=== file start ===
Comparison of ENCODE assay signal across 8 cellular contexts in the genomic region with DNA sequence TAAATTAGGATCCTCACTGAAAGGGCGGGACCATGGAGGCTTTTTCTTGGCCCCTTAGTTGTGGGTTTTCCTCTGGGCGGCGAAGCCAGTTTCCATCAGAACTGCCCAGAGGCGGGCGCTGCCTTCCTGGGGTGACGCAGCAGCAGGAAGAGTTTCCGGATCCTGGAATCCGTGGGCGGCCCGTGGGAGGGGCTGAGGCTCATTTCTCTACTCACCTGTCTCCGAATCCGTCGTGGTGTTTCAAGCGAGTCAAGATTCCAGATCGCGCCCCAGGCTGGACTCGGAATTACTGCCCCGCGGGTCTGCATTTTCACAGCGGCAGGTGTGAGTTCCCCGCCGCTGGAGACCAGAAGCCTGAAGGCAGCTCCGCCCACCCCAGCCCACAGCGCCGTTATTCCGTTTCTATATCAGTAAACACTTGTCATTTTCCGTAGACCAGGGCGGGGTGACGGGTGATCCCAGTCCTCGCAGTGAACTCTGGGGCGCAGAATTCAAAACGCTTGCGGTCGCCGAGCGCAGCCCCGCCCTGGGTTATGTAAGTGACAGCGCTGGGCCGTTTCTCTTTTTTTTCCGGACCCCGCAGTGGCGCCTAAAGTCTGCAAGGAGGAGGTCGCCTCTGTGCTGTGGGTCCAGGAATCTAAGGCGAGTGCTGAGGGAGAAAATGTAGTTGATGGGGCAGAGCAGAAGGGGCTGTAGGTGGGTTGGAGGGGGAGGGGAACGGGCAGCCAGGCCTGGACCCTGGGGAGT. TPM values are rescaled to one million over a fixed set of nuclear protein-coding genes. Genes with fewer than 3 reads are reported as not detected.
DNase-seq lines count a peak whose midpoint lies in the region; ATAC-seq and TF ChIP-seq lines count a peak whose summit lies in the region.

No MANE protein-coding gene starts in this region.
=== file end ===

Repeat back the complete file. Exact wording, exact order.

Comparison of ENCODE assay signal across 8 cellular contexts in the genomic region with DNA sequence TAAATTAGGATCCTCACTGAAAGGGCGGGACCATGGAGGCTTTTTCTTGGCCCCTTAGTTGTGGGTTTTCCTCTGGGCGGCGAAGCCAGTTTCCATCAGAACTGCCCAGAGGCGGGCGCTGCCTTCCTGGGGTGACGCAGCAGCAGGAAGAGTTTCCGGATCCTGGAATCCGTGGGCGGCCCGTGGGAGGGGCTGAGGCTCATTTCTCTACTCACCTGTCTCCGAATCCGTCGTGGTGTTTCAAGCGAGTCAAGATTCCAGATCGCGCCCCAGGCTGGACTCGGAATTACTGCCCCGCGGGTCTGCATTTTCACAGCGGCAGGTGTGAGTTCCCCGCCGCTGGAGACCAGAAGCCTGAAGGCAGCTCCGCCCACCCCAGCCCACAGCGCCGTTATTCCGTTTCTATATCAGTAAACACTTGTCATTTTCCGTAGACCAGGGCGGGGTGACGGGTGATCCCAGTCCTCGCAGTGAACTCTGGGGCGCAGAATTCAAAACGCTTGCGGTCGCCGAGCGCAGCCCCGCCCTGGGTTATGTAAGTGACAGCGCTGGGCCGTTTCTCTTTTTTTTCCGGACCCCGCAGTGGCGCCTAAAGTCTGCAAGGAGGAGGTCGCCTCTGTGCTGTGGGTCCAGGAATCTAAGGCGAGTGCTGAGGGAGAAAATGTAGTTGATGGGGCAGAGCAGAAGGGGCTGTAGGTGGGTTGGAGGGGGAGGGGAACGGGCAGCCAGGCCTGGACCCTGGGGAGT. TPM values are rescaled to one million over a fixed set of nuclear protein-coding genes. Genes with fewer than 3 reads are reported as not detected.
DNase-seq lines count a peak whose midpoint lies in the region; ATAC-seq and TF ChIP-seq lines count a peak whose summit lies in the region.

No MANE protein-coding gene starts in this region.